32. Most Significant People of the Progressive Era • Task 2 • Students divide into smaller groups based on broad categories such as businessmen, reformers, inventors, etc. • Each small group chooses the most significant person from that group. • Each group presents their finalist to the class. Time is allowed for debate, so all the groups must research the short list of significant people. • An outside judge (librarian or administrator) usually watches the presentations and based on the thoroughness of the debate, chooses the most significant person from each class.

  33. Evaluating Websites Using the C.R.A.P Test C—Currency •When was the page last updated? •How current is the information? •How current does it need to be? R—Reliability •Can this information be found somewhere else? •Can you verify the reliability of the site? Look for data, statistics, or other facts that you can check against other sources. Then check them! •Look for the same information in other sources. Can you triangulate your research? (3 sources with the same information) •Does the site add to the facts, issues or arguments you’re already aware of? Is it useful to your research? Does it provide details not available elsewhere? •Is it always there when I need it?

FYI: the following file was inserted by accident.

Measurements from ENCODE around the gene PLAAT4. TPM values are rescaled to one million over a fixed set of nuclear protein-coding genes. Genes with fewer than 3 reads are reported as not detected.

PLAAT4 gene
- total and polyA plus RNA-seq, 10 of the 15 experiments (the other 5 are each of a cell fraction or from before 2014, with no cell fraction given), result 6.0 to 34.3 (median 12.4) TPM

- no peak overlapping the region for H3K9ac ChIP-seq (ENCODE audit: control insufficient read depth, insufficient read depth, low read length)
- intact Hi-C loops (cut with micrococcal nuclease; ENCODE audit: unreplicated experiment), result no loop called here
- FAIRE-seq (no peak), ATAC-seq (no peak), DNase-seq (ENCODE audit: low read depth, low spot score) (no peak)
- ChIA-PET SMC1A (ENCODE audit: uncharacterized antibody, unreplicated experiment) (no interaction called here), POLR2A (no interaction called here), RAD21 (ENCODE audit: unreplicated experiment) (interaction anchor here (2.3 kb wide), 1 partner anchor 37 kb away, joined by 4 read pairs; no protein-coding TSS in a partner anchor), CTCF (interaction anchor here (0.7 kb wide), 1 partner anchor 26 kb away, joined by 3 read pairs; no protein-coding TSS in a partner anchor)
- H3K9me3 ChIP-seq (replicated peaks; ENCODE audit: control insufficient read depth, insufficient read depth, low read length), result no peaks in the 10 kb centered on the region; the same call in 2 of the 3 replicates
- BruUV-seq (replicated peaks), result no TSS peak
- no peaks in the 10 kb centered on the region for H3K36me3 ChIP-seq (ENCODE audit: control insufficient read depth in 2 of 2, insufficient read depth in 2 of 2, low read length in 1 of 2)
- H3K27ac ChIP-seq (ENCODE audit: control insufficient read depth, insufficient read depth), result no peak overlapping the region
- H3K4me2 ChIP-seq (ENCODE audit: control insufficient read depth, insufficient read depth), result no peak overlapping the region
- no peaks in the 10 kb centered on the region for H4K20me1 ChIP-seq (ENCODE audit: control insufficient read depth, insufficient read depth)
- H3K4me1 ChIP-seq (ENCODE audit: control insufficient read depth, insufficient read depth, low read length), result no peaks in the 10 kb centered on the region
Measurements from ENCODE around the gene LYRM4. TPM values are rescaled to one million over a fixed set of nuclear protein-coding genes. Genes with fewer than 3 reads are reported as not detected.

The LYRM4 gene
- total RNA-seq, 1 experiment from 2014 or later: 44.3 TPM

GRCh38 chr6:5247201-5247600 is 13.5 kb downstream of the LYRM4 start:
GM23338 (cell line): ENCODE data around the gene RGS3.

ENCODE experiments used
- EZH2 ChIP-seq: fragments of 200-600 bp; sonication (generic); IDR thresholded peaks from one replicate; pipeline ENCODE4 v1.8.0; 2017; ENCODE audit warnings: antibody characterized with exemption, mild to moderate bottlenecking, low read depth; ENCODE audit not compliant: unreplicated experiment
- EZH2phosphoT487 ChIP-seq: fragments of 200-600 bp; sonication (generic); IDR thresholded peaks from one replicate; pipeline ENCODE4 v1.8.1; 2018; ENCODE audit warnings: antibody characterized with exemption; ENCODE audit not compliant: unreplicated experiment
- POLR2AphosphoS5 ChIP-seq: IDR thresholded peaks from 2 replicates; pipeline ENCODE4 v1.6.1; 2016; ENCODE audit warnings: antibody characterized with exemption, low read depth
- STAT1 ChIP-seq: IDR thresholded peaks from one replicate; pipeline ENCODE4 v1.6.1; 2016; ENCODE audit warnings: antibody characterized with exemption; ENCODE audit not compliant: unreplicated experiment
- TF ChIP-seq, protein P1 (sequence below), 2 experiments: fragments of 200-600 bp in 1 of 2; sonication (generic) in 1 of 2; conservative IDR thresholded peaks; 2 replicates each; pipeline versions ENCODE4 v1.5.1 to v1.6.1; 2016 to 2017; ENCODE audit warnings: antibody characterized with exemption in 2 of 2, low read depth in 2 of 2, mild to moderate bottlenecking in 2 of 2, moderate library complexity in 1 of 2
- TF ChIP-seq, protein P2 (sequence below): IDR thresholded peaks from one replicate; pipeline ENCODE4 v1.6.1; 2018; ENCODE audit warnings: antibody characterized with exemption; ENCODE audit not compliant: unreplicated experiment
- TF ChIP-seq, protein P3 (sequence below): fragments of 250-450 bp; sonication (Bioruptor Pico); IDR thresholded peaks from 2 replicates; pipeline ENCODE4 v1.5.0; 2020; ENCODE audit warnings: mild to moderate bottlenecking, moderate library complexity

34. A—Authority •Who is the author? •What are his/her credentials? •Who created this information and why? •What knowledge or skills does the author have in this area? •What kind of site is this—.edu, .com, .gov? •What else has this author written? P—Point of view or Perspective •Why is this information there? Be on the lookout for a hidden agenda. •Is the information objective or subjective? •Is it fact or opinion? •Does it reflect bias? •How does the sponsor of the site impact the perspective of the information? •Do you get both sides of the issue?

  35. Searching for Google images

  36. Click on the image that you would like to use. Once the enlarged image appears, click “View page” to access the source of the image. View page View image

  37. The information for your citation will be found on the source page. Name of Website url Title of image Date uploaded

  38. Searching for images in Flikr

  39. Search here

  40. Click on Advanced Search

  41. <iframesrc="" width="500" height="467" frameborder="0" allowfullscreenwebkitallowfullscreenmozallowfullscreenoallowfullscreenmsallowfullscreen></iframe>

  42. Favorite free PD Favorite Free PD

  43. Note: most sessions are archived and you can view them later if you miss them.

  44. Slammin' Ideas for the Library Wiki